Dear Documentary Filmmakers: Navel-Gazing

Dear Documentary Filmmakers: You’re enamored w your artist/musician subject – don’t assume that the uninitiated will be too.

This is a common problem I’ve found with docs focused on art or music. To speak specifically about music docs, by far the more abused subgenre of the two, many filmmakers make the mistake of assuming that just because they like a musician or band, it’s self-evident that everyone else does too. They get permission to follow some band on tour and/or in the recording studio, and the result is a generic behind the scenes “band on tour” doc. Unfortunately, more often than not, it doesn’t go much further than this – minimal or no effort is made to convey why the filmmaker thinks they’re worth following as subjects, or why the audience should care if they aren’t already fans.

Just as the best sports documentaries are not really just about sports, the better non-fiction projects dealing with artists or musicians are not just about an individual or group’s art or music. If an audience member wants to appreciate their creative output, s/he can go to a gallery, flip through a book, or listen to their music – a documentary about them should do more than serve as a slideshow presentation or music video; it should move beyond simply appreciating their work and get to something that is not necessarily or not easily understood about them and their work from the work itself. This can involve delving into their backgrounds, psychology, inspirations, or conflicts – really anything that has more weight to it than just showing them perform their latest album on stage in between montages of life on the tour bus.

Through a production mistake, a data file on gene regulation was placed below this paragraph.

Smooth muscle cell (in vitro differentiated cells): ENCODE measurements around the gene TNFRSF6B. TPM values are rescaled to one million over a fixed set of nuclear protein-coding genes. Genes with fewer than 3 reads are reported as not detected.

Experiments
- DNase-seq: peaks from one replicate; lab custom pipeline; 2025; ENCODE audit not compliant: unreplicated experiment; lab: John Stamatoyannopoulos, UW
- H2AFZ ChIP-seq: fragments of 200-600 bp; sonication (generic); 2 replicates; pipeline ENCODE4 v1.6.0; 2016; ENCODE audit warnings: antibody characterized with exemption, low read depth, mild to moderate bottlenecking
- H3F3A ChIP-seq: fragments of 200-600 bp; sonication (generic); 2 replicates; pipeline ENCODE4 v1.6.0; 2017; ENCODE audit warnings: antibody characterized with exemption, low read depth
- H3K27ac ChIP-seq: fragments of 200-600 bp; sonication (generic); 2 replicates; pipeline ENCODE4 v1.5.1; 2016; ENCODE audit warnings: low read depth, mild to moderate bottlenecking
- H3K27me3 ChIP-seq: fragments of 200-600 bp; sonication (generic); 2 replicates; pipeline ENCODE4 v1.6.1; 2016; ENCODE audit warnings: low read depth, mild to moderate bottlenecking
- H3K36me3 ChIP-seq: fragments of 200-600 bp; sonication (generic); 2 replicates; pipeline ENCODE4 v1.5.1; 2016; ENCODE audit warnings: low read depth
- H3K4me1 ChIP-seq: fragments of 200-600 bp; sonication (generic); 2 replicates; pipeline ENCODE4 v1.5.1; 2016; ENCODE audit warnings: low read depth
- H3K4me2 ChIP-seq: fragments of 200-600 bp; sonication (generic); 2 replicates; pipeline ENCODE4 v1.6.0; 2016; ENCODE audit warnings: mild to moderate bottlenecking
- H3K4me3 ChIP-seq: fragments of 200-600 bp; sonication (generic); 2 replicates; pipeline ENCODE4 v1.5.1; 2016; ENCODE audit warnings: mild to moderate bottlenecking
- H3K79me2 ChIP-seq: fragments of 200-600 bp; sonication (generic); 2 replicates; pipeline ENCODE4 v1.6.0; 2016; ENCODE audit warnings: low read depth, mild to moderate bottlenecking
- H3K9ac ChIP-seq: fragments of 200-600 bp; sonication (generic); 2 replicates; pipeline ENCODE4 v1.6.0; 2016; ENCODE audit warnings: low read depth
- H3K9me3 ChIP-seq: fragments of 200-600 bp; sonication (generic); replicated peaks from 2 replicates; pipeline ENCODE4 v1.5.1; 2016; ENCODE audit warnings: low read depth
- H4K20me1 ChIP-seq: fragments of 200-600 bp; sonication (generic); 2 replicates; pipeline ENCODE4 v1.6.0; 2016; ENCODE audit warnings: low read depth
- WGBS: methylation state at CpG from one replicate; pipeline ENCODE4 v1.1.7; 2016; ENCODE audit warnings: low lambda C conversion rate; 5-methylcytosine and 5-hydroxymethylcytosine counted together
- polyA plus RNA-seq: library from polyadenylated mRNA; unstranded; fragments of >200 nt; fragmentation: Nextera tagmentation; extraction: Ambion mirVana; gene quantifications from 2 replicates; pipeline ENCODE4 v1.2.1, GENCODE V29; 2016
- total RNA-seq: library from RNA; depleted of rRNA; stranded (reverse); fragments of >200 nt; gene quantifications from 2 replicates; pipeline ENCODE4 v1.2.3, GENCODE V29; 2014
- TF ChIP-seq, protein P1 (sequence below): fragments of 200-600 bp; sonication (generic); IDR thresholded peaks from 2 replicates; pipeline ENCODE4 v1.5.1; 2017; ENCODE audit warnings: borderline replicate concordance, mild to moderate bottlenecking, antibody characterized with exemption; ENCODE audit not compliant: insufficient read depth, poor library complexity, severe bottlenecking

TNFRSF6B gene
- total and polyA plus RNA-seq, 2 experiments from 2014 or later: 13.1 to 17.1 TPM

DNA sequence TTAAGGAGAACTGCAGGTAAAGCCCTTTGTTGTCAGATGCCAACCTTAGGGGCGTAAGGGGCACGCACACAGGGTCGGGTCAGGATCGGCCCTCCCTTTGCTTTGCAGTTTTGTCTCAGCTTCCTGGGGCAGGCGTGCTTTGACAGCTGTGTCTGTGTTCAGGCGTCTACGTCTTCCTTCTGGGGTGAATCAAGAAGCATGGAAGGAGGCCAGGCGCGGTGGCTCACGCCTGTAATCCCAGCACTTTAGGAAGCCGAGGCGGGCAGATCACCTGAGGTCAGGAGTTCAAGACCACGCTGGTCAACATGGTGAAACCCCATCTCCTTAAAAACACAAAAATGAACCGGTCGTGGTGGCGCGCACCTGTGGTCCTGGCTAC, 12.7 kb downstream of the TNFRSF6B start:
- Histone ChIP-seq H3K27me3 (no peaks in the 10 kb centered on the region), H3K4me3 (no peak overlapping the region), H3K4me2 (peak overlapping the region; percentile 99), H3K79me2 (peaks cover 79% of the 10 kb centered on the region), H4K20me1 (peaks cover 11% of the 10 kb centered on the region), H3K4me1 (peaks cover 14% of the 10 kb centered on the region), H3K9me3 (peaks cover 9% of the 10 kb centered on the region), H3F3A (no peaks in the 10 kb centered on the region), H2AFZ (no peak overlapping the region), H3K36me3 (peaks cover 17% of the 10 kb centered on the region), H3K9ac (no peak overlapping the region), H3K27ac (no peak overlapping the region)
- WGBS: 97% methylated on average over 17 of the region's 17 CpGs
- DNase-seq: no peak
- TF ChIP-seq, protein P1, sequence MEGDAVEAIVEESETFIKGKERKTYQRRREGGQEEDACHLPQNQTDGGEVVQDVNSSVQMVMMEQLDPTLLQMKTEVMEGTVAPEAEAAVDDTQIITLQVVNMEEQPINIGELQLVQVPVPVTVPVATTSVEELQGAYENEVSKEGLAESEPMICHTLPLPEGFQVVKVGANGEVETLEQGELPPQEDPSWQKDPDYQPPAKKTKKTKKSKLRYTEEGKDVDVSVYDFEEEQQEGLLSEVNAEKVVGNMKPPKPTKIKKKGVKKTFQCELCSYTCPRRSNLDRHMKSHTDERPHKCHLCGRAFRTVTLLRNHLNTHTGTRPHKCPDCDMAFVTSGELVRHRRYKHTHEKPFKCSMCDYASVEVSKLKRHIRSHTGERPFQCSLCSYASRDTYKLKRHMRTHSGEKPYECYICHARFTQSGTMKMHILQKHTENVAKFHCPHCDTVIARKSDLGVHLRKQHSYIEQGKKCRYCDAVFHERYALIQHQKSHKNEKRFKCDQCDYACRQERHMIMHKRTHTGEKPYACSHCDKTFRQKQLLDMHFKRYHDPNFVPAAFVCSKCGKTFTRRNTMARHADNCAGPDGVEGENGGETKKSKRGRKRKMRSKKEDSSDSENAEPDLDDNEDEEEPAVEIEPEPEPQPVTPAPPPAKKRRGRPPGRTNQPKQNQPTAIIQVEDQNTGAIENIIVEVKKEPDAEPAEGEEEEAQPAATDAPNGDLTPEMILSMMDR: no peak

If you do this successfully, it shouldn’t matter if your viewers have an encyclopedic knowledge of the band, or if instead they hate the specific musical genre – you can give them something greater to engage with regardless of their music taste. This will be a lot more satisfying than watching an obscure band on tour – most bands have more or less the same tour experiences anyway.

I should note that this applies to both the most niche musician out there or to the most famous – the only benefits of the latter are that more of your potential audience is familiar with them and there may be more of a celebrity curiosity factor, but don’t let that serve as too much of a safety net. A boring doc about a famous band is still a boring doc.


1 Comment

Filed under Dear Documentary Filmmakers, Documentary, Film

One response to “Dear Documentary Filmmakers: Navel-Gazing

  1. Pingback: Dear Documentary Filmmakers: Process « what (not) to doc

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